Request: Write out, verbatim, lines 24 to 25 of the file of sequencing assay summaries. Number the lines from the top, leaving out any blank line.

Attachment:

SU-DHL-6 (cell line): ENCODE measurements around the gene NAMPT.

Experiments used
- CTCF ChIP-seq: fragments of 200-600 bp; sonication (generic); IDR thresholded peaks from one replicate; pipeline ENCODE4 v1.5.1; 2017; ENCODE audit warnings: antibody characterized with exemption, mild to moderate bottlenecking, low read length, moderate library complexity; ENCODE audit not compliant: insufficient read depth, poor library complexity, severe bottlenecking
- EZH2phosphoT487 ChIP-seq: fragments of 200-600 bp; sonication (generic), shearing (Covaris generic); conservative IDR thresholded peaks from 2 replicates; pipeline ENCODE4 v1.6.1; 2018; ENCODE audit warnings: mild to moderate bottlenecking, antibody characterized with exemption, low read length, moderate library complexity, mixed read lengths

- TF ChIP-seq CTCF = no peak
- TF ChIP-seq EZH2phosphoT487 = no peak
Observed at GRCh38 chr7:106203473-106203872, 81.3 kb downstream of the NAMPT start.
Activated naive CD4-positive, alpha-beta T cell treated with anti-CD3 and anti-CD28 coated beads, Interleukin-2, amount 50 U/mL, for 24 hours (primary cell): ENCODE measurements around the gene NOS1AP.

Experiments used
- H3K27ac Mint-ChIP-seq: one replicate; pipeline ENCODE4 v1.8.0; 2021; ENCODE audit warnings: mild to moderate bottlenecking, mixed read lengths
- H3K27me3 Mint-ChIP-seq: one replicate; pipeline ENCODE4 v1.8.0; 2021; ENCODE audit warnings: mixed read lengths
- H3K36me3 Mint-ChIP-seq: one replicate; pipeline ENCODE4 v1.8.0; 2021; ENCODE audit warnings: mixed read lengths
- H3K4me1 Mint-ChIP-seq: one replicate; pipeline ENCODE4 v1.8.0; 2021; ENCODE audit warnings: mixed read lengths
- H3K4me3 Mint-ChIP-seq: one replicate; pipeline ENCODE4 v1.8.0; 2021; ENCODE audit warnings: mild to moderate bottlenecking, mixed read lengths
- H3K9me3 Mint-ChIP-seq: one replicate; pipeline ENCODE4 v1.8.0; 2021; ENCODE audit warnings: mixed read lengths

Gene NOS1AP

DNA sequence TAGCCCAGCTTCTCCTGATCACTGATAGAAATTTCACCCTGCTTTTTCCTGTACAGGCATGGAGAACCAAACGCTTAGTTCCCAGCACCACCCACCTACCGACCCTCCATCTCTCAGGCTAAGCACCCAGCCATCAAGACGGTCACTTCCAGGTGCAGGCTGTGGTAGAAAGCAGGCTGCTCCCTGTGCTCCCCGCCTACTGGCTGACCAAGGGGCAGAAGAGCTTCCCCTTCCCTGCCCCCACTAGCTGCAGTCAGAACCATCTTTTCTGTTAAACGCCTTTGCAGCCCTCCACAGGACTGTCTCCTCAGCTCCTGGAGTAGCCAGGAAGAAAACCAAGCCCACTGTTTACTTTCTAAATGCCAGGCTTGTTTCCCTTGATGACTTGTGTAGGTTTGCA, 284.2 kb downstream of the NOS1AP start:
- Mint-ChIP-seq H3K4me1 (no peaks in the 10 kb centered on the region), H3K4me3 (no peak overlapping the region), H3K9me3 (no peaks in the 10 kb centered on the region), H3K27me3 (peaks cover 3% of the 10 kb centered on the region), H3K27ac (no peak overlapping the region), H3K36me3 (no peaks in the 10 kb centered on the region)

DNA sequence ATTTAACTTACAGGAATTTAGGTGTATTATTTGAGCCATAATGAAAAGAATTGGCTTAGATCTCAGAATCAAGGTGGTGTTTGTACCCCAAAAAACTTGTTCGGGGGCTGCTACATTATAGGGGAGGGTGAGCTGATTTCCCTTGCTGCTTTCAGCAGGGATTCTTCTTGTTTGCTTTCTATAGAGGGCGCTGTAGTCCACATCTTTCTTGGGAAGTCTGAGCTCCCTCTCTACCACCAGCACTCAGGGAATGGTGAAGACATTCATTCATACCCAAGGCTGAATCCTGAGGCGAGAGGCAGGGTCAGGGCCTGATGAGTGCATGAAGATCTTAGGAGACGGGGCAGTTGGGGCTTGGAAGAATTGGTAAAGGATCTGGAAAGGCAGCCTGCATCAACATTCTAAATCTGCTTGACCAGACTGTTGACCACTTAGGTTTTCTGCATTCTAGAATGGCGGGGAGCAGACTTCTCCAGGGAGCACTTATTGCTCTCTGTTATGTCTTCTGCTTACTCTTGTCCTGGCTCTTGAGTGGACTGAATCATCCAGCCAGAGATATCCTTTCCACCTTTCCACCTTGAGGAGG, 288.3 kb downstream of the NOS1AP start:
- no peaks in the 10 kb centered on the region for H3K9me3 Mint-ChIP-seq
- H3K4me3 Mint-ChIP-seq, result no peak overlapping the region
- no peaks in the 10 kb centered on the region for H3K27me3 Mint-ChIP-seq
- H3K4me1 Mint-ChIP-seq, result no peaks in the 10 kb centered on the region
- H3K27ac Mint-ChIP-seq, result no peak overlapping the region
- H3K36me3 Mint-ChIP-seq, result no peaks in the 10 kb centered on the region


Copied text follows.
- H3K27ac Mint-ChIP-seq, result no peak overlapping the region
- H3K36me3 Mint-ChIP-seq, result no peaks in the 10 kb centered on the region